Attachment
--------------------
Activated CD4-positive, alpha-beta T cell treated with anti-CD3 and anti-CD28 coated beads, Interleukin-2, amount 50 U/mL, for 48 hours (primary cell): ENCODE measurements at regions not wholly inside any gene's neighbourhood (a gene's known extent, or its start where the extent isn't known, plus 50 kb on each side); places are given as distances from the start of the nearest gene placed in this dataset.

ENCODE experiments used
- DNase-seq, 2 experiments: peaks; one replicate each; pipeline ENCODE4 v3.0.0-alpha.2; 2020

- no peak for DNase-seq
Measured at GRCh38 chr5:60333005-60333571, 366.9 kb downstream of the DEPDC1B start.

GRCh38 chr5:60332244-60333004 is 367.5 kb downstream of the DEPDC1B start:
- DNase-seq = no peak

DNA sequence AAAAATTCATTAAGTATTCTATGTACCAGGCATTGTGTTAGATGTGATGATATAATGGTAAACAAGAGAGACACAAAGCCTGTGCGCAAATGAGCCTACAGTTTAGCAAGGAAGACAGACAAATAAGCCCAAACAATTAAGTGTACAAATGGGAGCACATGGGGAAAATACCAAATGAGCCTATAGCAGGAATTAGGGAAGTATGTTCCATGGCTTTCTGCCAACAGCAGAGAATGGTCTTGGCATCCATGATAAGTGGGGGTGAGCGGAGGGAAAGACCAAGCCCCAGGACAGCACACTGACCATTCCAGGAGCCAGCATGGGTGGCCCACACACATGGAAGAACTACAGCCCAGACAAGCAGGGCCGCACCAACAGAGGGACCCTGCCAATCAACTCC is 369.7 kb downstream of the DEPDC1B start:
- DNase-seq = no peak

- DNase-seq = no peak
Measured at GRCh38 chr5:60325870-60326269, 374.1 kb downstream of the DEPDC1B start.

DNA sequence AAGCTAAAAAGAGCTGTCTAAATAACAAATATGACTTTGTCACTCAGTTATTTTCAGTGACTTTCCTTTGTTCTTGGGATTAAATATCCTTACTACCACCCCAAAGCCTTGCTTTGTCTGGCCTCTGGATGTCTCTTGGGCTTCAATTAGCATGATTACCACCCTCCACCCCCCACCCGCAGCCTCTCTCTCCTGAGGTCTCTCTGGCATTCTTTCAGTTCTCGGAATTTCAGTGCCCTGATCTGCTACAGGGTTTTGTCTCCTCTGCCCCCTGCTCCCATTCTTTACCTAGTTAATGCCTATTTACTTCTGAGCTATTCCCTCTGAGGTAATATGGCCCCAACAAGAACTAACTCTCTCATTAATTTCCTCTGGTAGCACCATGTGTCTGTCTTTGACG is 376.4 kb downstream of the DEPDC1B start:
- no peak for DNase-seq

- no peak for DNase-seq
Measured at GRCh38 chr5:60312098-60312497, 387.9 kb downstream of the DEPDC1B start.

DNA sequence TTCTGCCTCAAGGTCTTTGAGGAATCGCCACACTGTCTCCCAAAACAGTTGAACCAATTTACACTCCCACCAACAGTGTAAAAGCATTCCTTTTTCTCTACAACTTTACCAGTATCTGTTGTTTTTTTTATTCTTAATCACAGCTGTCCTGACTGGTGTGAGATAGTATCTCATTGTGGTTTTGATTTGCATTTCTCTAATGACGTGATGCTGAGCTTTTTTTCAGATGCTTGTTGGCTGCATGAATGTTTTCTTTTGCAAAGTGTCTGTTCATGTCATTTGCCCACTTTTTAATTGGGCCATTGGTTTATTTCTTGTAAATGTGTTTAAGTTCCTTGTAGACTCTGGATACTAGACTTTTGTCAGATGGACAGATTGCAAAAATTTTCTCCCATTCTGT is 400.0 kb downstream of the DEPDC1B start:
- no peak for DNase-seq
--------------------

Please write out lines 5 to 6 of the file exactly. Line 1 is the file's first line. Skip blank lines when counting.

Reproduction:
Measured at GRCh38 chr5:60333005-60333571, 366.9 kb downstream of the DEPDC1B start.

GRCh38 chr5:60332244-60333004 is 367.5 kb downstream of the DEPDC1B start: